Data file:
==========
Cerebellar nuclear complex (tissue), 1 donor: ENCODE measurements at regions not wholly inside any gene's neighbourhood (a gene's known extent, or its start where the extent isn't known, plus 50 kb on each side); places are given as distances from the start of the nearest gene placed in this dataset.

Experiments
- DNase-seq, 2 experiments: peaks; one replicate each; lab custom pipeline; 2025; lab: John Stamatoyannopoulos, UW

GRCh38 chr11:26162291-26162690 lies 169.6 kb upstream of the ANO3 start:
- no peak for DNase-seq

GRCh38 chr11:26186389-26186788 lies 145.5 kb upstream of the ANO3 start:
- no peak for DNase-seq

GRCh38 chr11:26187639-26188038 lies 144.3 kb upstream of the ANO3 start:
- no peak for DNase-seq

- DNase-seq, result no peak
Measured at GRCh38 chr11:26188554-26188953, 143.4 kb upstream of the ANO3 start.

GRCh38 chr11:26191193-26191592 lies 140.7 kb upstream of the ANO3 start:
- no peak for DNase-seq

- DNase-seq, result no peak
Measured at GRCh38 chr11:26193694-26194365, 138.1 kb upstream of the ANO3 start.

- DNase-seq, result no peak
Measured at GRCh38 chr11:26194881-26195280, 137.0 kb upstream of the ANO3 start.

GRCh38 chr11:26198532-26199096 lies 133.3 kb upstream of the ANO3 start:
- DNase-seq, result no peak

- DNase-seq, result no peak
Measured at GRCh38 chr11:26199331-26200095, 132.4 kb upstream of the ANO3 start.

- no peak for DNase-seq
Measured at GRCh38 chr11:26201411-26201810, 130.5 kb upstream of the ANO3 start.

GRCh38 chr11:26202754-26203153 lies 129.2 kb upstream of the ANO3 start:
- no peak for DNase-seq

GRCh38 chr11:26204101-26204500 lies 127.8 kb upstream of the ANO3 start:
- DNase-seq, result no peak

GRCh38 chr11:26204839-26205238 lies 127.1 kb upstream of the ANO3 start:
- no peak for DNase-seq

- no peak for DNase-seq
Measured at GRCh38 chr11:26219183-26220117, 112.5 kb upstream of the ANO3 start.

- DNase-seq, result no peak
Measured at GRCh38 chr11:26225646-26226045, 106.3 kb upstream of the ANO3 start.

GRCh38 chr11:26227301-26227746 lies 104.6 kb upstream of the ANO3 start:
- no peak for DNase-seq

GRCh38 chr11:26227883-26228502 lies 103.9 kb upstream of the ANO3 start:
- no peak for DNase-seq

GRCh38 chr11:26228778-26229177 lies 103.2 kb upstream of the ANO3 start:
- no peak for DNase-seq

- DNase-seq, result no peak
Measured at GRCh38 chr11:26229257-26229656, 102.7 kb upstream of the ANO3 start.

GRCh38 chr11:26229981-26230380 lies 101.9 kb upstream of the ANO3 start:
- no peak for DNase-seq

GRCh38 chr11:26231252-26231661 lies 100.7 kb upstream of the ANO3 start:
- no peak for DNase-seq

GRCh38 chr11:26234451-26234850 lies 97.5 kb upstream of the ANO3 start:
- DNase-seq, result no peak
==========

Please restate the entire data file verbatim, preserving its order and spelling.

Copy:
Cerebellar nuclear complex (tissue), 1 donor: ENCODE measurements at regions not wholly inside any gene's neighbourhood (a gene's known extent, or its start where the extent isn't known, plus 50 kb on each side); places are given as distances from the start of the nearest gene placed in this dataset.

Experiments
- DNase-seq, 2 experiments: peaks; one replicate each; lab custom pipeline; 2025; lab: John Stamatoyannopoulos, UW

GRCh38 chr11:26162291-26162690 lies 169.6 kb upstream of the ANO3 start:
- no peak for DNase-seq

GRCh38 chr11:26186389-26186788 lies 145.5 kb upstream of the ANO3 start:
- no peak for DNase-seq

GRCh38 chr11:26187639-26188038 lies 144.3 kb upstream of the ANO3 start:
- no peak for DNase-seq

- DNase-seq, result no peak
Measured at GRCh38 chr11:26188554-26188953, 143.4 kb upstream of the ANO3 start.

GRCh38 chr11:26191193-26191592 lies 140.7 kb upstream of the ANO3 start:
- no peak for DNase-seq

- DNase-seq, result no peak
Measured at GRCh38 chr11:26193694-26194365, 138.1 kb upstream of the ANO3 start.

- DNase-seq, result no peak
Measured at GRCh38 chr11:26194881-26195280, 137.0 kb upstream of the ANO3 start.

GRCh38 chr11:26198532-26199096 lies 133.3 kb upstream of the ANO3 start:
- DNase-seq, result no peak

- DNase-seq, result no peak
Measured at GRCh38 chr11:26199331-26200095, 132.4 kb upstream of the ANO3 start.

- no peak for DNase-seq
Measured at GRCh38 chr11:26201411-26201810, 130.5 kb upstream of the ANO3 start.

GRCh38 chr11:26202754-26203153 lies 129.2 kb upstream of the ANO3 start:
- no peak for DNase-seq

GRCh38 chr11:26204101-26204500 lies 127.8 kb upstream of the ANO3 start:
- DNase-seq, result no peak

GRCh38 chr11:26204839-26205238 lies 127.1 kb upstream of the ANO3 start:
- no peak for DNase-seq

- no peak for DNase-seq
Measured at GRCh38 chr11:26219183-26220117, 112.5 kb upstream of the ANO3 start.

- DNase-seq, result no peak
Measured at GRCh38 chr11:26225646-26226045, 106.3 kb upstream of the ANO3 start.

GRCh38 chr11:26227301-26227746 lies 104.6 kb upstream of the ANO3 start:
- no peak for DNase-seq

GRCh38 chr11:26227883-26228502 lies 103.9 kb upstream of the ANO3 start:
- no peak for DNase-seq

GRCh38 chr11:26228778-26229177 lies 103.2 kb upstream of the ANO3 start:
- no peak for DNase-seq

- DNase-seq, result no peak
Measured at GRCh38 chr11:26229257-26229656, 102.7 kb upstream of the ANO3 start.

GRCh38 chr11:26229981-26230380 lies 101.9 kb upstream of the ANO3 start:
- no peak for DNase-seq

GRCh38 chr11:26231252-26231661 lies 100.7 kb upstream of the ANO3 start:
- no peak for DNase-seq

GRCh38 chr11:26234451-26234850 lies 97.5 kb upstream of the ANO3 start:
- DNase-seq, result no peak